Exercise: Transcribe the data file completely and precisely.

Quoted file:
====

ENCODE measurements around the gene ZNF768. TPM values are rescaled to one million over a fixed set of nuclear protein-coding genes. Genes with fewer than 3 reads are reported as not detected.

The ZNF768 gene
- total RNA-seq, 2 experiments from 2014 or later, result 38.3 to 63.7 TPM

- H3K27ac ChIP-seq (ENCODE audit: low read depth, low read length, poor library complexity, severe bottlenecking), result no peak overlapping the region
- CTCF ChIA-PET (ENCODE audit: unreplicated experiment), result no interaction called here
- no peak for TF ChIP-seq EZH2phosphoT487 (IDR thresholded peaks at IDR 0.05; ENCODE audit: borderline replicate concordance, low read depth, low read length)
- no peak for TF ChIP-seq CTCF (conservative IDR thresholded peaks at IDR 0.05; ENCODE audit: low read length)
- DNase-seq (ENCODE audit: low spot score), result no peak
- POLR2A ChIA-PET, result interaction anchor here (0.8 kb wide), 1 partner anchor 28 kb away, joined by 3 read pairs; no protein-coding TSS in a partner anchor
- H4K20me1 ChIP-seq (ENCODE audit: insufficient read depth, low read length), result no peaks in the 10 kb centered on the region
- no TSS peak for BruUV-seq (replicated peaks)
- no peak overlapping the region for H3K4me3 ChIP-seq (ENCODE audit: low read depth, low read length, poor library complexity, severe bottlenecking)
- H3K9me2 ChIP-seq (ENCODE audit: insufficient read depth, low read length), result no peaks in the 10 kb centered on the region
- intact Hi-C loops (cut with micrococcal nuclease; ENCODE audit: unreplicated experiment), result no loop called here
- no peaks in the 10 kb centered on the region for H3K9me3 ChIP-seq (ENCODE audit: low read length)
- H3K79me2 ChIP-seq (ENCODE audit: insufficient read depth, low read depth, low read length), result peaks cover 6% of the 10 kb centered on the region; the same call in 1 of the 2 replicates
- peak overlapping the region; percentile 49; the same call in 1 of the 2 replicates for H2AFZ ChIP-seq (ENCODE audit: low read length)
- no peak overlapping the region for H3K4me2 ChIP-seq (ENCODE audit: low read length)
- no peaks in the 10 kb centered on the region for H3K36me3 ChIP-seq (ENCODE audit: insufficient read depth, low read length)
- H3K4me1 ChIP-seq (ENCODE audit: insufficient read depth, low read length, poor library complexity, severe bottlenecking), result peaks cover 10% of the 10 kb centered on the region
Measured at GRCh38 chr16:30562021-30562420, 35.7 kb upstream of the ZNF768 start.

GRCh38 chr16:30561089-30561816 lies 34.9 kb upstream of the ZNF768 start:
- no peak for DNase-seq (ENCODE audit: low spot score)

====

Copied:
ENCODE measurements around the gene ZNF768. TPM values are rescaled to one million over a fixed set of nuclear protein-coding genes. Genes with fewer than 3 reads are reported as not detected.

The ZNF768 gene
- total RNA-seq, 2 experiments from 2014 or later, result 38.3 to 63.7 TPM

- H3K27ac ChIP-seq (ENCODE audit: low read depth, low read length, poor library complexity, severe bottlenecking), result no peak overlapping the region
- CTCF ChIA-PET (ENCODE audit: unreplicated experiment), result no interaction called here
- no peak for TF ChIP-seq EZH2phosphoT487 (IDR thresholded peaks at IDR 0.05; ENCODE audit: borderline replicate concordance, low read depth, low read length)
- no peak for TF ChIP-seq CTCF (conservative IDR thresholded peaks at IDR 0.05; ENCODE audit: low read length)
- DNase-seq (ENCODE audit: low spot score), result no peak
- POLR2A ChIA-PET, result interaction anchor here (0.8 kb wide), 1 partner anchor 28 kb away, joined by 3 read pairs; no protein-coding TSS in a partner anchor
- H4K20me1 ChIP-seq (ENCODE audit: insufficient read depth, low read length), result no peaks in the 10 kb centered on the region
- no TSS peak for BruUV-seq (replicated peaks)
- no peak overlapping the region for H3K4me3 ChIP-seq (ENCODE audit: low read depth, low read length, poor library complexity, severe bottlenecking)
- H3K9me2 ChIP-seq (ENCODE audit: insufficient read depth, low read length), result no peaks in the 10 kb centered on the region
- intact Hi-C loops (cut with micrococcal nuclease; ENCODE audit: unreplicated experiment), result no loop called here
- no peaks in the 10 kb centered on the region for H3K9me3 ChIP-seq (ENCODE audit: low read length)
- H3K79me2 ChIP-seq (ENCODE audit: insufficient read depth, low read depth, low read length), result peaks cover 6% of the 10 kb centered on the region; the same call in 1 of the 2 replicates
- peak overlapping the region; percentile 49; the same call in 1 of the 2 replicates for H2AFZ ChIP-seq (ENCODE audit: low read length)
- no peak overlapping the region for H3K4me2 ChIP-seq (ENCODE audit: low read length)
- no peaks in the 10 kb centered on the region for H3K36me3 ChIP-seq (ENCODE audit: insufficient read depth, low read length)
- H3K4me1 ChIP-seq (ENCODE audit: insufficient read depth, low read length, poor library complexity, severe bottlenecking), result peaks cover 10% of the 10 kb centered on the region
Measured at GRCh38 chr16:30562021-30562420, 35.7 kb upstream of the ZNF768 start.

GRCh38 chr16:30561089-30561816 lies 34.9 kb upstream of the ZNF768 start:
- no peak for DNase-seq (ENCODE audit: low spot score)